Susan Smith has worked as an editor and writer in the technology industry for over 16 years. As an editor she has been responsible for the launch of a number of technology trade publications, both in print and online. Currently, Susan is the Editor of GISCafe and AECCafe, as well as those sites’ … More »
Space-Time Insight Takes Situational Intelligence a Step Further
April 7th, 2015 by Susan Smith
Technology for electric utilities is not always particularly exciting, but Space-Time Insight raises the bar for the industry in terms of providing virtual reality to actually access and analyze situations arising in utility facilities.
Space-Time Insight has been shipping products since 2008, according to Steve Ehrlich, senior vice president of Marketing and Product Development. Although they focus on the utility industry, they also have customers in logistics, federal and supply chain markets.
“We take data from across the organization, i.e., their operational data from meters or sensors as well as enterprise data from SAP or Oracle applications, external data from weather, vegetation and fires,” said Ehrlich. “We correlate and analyze that data and visualize it through different types of user interfaces.”
Some examples include:
The California Independent System Operator (ISO) uses Space-Time Insight’s software in its state-of-the-art control center to manage the state’s grid. Applications include the visualization and analysis of the condition of the grid, assessment of threats from fires, the impact of congestion on market prices, and the optimization of the use of renewable energy to meet the state’s goals.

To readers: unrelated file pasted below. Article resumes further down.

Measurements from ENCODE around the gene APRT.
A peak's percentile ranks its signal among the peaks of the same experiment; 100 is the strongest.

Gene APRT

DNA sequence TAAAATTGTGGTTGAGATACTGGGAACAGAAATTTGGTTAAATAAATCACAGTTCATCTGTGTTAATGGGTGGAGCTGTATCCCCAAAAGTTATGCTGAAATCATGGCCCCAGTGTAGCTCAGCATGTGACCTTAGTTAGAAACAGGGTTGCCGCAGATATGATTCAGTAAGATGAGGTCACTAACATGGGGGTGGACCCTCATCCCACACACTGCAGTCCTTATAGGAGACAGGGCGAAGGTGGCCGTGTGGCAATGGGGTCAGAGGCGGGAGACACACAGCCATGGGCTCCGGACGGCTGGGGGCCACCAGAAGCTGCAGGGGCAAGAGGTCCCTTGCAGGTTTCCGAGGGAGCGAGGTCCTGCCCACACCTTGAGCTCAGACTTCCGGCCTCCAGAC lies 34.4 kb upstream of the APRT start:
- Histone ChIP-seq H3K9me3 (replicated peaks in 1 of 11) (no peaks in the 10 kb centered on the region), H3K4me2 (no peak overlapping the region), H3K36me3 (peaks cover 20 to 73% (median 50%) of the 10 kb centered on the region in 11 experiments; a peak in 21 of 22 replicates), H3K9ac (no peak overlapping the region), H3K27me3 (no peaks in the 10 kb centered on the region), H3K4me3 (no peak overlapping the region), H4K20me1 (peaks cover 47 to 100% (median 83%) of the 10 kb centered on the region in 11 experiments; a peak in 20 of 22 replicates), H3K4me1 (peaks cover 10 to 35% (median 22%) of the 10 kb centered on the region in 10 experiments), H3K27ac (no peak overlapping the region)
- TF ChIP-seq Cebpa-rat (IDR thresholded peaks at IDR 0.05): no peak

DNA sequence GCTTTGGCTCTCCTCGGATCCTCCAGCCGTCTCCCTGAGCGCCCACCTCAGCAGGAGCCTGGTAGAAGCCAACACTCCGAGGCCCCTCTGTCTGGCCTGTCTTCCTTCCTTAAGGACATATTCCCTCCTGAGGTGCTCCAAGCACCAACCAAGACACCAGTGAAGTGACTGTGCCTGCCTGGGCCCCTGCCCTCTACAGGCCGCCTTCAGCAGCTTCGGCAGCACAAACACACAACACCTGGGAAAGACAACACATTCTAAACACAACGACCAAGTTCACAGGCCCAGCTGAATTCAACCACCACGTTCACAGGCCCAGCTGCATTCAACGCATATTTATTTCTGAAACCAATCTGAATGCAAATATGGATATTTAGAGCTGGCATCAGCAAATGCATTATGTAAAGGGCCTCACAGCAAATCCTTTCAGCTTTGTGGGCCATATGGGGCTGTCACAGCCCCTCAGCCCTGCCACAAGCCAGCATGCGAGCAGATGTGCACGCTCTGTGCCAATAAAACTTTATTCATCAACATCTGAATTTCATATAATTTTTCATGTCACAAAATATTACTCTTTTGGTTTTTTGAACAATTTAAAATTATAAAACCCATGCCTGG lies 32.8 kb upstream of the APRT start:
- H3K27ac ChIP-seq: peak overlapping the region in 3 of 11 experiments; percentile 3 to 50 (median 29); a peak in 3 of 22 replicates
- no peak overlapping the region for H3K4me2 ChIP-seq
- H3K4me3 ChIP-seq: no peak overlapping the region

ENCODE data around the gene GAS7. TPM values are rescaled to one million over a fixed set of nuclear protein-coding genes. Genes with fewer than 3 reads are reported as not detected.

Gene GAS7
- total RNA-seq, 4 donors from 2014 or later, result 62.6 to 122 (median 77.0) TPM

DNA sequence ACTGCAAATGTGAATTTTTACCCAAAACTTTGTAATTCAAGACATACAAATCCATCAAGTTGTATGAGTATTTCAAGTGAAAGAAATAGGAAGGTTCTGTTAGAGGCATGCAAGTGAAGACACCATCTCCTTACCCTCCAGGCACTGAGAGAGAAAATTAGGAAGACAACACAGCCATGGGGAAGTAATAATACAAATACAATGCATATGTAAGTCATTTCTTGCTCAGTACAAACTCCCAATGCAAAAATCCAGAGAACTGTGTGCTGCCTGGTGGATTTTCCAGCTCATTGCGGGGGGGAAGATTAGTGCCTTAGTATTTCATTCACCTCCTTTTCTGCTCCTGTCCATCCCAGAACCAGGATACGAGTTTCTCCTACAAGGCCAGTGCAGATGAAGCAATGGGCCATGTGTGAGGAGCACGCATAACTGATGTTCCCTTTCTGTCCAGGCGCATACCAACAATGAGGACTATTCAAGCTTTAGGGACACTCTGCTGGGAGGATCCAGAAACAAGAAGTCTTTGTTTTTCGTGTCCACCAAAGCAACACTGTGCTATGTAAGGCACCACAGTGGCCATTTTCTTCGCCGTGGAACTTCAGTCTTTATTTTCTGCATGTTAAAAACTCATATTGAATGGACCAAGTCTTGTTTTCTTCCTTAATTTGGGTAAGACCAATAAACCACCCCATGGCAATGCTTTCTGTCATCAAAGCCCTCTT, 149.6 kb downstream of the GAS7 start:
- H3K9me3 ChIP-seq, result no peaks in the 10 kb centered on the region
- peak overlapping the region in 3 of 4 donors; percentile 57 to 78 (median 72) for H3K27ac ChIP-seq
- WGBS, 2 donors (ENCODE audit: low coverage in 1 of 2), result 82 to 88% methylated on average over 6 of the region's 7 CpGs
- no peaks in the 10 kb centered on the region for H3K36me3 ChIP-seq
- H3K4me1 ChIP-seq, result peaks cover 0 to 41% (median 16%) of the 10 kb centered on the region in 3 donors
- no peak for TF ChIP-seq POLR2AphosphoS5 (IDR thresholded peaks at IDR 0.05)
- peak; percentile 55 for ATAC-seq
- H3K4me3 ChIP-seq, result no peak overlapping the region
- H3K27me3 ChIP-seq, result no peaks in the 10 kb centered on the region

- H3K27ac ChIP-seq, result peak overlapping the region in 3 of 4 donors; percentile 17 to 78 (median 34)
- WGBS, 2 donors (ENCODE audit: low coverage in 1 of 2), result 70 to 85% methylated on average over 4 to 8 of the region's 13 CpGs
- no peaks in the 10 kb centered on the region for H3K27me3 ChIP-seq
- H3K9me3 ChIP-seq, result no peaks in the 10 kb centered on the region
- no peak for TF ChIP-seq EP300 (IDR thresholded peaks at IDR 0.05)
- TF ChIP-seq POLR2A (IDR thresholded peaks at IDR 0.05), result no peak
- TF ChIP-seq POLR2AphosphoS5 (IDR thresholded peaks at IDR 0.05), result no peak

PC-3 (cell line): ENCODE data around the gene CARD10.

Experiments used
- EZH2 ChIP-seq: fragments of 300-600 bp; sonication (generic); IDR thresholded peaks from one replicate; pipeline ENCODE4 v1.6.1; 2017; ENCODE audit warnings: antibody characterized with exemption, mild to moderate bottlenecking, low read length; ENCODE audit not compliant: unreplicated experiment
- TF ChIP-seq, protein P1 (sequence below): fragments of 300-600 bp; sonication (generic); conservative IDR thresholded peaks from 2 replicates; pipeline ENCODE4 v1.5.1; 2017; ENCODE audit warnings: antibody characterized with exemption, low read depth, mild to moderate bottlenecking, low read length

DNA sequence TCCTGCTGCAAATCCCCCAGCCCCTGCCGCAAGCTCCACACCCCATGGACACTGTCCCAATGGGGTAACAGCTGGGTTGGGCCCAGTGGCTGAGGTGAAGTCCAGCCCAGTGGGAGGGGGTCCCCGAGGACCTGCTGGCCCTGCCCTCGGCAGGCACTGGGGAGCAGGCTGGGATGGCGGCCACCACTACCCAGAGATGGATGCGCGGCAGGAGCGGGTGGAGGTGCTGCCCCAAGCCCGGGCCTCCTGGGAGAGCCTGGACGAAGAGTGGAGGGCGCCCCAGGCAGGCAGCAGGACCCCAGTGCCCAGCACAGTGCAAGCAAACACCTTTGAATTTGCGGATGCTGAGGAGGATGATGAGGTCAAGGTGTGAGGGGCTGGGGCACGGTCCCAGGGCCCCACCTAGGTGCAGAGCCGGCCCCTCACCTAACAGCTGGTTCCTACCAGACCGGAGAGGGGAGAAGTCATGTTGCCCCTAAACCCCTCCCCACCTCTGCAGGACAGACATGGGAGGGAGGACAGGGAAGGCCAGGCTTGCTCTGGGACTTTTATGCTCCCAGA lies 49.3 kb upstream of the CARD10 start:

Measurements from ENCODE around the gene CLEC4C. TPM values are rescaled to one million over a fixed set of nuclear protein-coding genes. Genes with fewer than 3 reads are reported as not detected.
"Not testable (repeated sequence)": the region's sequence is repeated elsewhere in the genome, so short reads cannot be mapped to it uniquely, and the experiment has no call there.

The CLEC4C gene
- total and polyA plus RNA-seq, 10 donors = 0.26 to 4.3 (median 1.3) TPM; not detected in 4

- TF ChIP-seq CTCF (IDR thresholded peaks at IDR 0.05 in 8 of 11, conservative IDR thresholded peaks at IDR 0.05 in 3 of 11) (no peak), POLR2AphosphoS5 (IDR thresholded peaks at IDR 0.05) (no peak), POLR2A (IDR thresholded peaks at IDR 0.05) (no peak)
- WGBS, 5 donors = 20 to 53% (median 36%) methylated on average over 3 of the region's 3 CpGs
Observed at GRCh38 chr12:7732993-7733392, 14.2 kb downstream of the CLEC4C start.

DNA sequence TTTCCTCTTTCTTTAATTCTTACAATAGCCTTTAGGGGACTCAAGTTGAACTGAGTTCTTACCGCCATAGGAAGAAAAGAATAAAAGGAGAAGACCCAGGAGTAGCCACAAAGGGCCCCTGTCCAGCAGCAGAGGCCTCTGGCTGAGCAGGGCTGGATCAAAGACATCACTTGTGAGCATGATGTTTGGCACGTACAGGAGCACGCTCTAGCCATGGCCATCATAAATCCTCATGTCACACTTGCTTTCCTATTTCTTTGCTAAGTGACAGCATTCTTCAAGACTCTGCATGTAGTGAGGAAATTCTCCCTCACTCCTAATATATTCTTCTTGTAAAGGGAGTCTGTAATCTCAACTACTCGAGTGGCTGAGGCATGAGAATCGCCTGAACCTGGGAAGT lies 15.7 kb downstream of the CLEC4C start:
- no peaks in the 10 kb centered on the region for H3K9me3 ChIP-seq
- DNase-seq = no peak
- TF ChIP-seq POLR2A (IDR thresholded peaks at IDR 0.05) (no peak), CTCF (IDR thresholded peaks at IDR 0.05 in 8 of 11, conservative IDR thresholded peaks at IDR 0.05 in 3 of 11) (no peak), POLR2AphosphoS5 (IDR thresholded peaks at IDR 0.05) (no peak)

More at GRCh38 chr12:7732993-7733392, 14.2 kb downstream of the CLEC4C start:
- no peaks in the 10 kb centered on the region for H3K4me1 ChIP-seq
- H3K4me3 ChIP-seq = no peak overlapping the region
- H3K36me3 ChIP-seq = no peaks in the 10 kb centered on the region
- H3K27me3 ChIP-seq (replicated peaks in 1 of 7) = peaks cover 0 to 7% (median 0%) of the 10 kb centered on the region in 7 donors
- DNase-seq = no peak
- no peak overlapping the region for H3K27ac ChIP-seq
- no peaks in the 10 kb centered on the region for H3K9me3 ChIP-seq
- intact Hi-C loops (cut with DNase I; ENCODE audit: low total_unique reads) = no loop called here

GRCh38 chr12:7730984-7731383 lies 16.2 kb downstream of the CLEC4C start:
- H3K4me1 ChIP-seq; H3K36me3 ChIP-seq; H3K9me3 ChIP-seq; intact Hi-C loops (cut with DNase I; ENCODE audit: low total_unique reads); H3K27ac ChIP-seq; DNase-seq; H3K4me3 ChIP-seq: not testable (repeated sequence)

“They also look at wind and solar energy and forecast the use of those renewable sources to make sure they’re leveraging them as best as possible,” Ehrlich said.
Hydro One uses the Space-Time Insight Asset Intelligence solution to improve the reliability of the grid and the company’s 4.5 million transmission and distribution assets. Pulling data from thirty different systems, the application visualizes and analyzes seven risk factors for all assets and asset classes. Developed in partnership with Accenture, the software saved Hydro One $1.5M within the first 6 months of deployment, with savings of 5 times that amount expected over the next few years.
“They use software to do asset analytics, to understand when assets are going to fail, and determine which assets need replacement and when and what is the risk of failure across their infrastructure,” said Ehrlich. “This whole concept of taking data from the operational side, combining it with the traditional enterprise type data, then combining it with the external data and very specifically geospatial data as well – is the core of situational intelligence. It’s being able to analyze all those things, visualize the output of that analysis of the data.”
The various visual formats that Space-Time Insight uses are maps, charts, data tables and any other new formats. “When looking at transformers to do a dissolved gas analysis, and they have this format called a Duval triangle,” Ehrlich explained. It’s a unique way of looking at data specific to that asset, so the format differs depending on the problem you’re trying to solve and the volume of data you’re trying to look at. Very often our applications consist of a combination of all those.”
“When I look at my assets on a map, if I click on one it might be color-coded to show me that it’s red,” said Ehrlich. “It would bring up information about that asset, as well as performance data, and I could click on further details, click on the chart to see how that asset has performed, and then might click on another chart to see how that asset might perform in the future, then overlay other information. The impact of weather, loads from collected from smart meters, and many other points can be incorporated in the picture.”
Space-Time Insight takes those types of visualizations into a new world of virtual reality. In the “internet of things,” the volume of data and the quantity of the speed at which that data is arriving, is far greater than traditional user interfaces know how to deal with.